A back specialist is a healthcare provider who specializes in the treatment of symptomatic dorsal problems. Chiropractors, physical therapists and several types of medical doctors might specialize in treating back and spine conditions.
Unfortunately for many patients, the emphasis of care is often placed on ongoing treatment, rather than accurate diagnosis leading to a true cure.
When a specialist wants to really help a patient, there is a good chance that the diagnosis achieved will be correct, the treatment prescribed will be effective and the relief enacted will endure.
When the specialist is more interested in money than the patient’s health, the expert may use their knowledge and position to enslave the patient into long-term and highly profitable treatment or coerce them into sometimes unnecessary or premature spinal operations.
Back pain is an epidemic condition affecting up to 85% of all people during life. Chronic back pain is an ongoing problem for hundreds of millions of suffering patients.
Back ache is usually blamed on some physical abnormality, yet treatments often have little positive effect, even when the suspected anatomical source is completely resolved. Most patients with chronic symptoms skip from one treatment to another, searching for some measure of pain relief, but most often never finding it.
Many pain specialists find excuse after excuse for reasons why the symptoms will not get better. Many patients do not even question their doctor about why the treatments are failing. What medical science really needs to do is to step back and look at chronic pain objectively and as part of the total condition of mind and body health.
Instead, many specialists compartmentalize disease, injury and degeneration, treat them separately and wonder why the entire human being does not respond to care.
It is crucial for all types of doctors to realize that pain can be a direct result of mindbody processes, as well as specific physical circumstances. Not considering this basic fact of humanity explains the poor results offered by so many treatments and providers.
Most doctors advise seeking medical attention for any serious pain. I would agree that this seems like prudent and wise advice.
However, research studies have proven that patients who do not seek medical attention for acute back pain recover faster and more completely than patients receiving treatment.
When I read the European whiplash studies, which first documented this occurrence, I was in shock. How could this be possible?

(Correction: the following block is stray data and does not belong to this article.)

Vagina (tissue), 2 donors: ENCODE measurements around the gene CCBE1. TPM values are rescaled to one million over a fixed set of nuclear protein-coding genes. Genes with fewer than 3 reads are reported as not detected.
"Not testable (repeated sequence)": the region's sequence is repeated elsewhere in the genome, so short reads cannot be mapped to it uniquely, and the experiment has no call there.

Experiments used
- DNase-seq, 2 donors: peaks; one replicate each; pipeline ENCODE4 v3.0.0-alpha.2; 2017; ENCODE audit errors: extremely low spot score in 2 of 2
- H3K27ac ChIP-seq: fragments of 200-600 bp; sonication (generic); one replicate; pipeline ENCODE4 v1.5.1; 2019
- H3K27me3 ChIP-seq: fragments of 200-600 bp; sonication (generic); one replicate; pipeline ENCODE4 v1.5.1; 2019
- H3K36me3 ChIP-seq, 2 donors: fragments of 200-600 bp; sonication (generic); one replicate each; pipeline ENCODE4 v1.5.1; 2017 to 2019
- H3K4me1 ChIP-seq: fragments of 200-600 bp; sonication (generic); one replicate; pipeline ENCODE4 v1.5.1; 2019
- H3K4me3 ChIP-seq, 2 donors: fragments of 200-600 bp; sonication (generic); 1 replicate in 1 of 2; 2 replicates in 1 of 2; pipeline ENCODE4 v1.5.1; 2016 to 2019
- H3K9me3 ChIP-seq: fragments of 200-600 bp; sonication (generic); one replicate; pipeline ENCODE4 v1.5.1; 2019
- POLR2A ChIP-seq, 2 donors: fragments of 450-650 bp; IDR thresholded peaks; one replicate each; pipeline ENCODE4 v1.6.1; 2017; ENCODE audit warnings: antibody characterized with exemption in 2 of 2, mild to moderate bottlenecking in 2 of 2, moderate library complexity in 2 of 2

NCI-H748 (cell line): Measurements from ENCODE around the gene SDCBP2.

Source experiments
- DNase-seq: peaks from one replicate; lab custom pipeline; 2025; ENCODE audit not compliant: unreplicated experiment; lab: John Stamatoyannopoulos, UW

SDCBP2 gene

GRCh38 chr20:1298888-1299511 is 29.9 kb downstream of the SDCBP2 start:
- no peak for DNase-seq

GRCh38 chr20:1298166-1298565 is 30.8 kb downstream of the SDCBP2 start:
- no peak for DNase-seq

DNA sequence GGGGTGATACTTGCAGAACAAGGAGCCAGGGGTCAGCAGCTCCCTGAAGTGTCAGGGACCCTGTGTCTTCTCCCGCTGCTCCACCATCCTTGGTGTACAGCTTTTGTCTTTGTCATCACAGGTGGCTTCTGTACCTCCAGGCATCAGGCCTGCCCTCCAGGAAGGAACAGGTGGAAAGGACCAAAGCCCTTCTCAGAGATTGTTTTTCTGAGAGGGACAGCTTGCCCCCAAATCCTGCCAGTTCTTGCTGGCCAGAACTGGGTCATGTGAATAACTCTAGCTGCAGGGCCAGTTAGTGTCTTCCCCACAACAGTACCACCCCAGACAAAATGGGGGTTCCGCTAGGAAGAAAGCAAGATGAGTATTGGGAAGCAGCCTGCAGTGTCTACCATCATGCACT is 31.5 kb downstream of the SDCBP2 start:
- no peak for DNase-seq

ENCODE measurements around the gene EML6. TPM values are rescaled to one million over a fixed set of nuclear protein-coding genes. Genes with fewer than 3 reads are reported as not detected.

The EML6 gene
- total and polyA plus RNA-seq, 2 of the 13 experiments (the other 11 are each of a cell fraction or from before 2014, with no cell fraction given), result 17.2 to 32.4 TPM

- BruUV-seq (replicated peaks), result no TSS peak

The answer to this question is simple, yet complicated. Let's look deeper.
Patients receiving care for their pain are often diagnosed with some horrific sounding spinal condition. The patient is told that they are sick, broken or in some way damaged, and instantly suffer a psychological effect known as nocebo.
This psychological suggestion often makes the actual pain and diagnosed condition much worse in the patient's own mind.
The nocebo effect is well documented in medicine and can escalate both mindbody and purely anatomical pain syndromes.
Unfortunately, most doctors do not take it into account when diagnosing a patient and some actually play it up to keep a patient in continuing treatment.
It is amazing. In the time since I have written my book and started this website, I have seen countless articles published that show a clear link between physical pain and the psychological realm.
It is obvious that most doctors practicing physical medicine simply ignore these studies and continue to deny the mindbody link in favor of the antiquated and incorrect Cartesian philosophy of symptoms.
The reality of chronic pain is that some patients suffer from agony that is influenced through a psychosomatic process. Their symptoms usually fall into one of 2 categories:
Pain may be purely psychogenic. The mind creates the pain as a defense mechanism against repressed emotional conditions.
Pain might start due to injury or degeneration, but is perpetuated and/or worsened by some psychological process.
Regardless, 99.9% of these patients are misdiagnosed as having pain from a definite physical source. It is not hard to locate some scapegoat condition in the spine, since almost all of us have common spinal abnormalities often blamed for back pain
Medical attention is important. I still advise going to a doctor for any unexplained pain or symptoms. However, being under the care of a physician does not let you off the hook for being responsible for your own health.
You must still learn the facts about back pain and any other condition you are diagnosed with. You must ask questions and make your doctor accountable for their diagnosis and treatments.
You must realize when a mistake has been made. You must also pay attention to the potential risks of many therapy modalities, especially surgery and drugs.
When it all comes down to it, you must be the one to help cure your own pain. Regardless of the cause, your suffering will not end till you do everything in your power to end it. If you rely on a doctor who treats pain for a living, odds are that you will continue to have lots of pain to treat.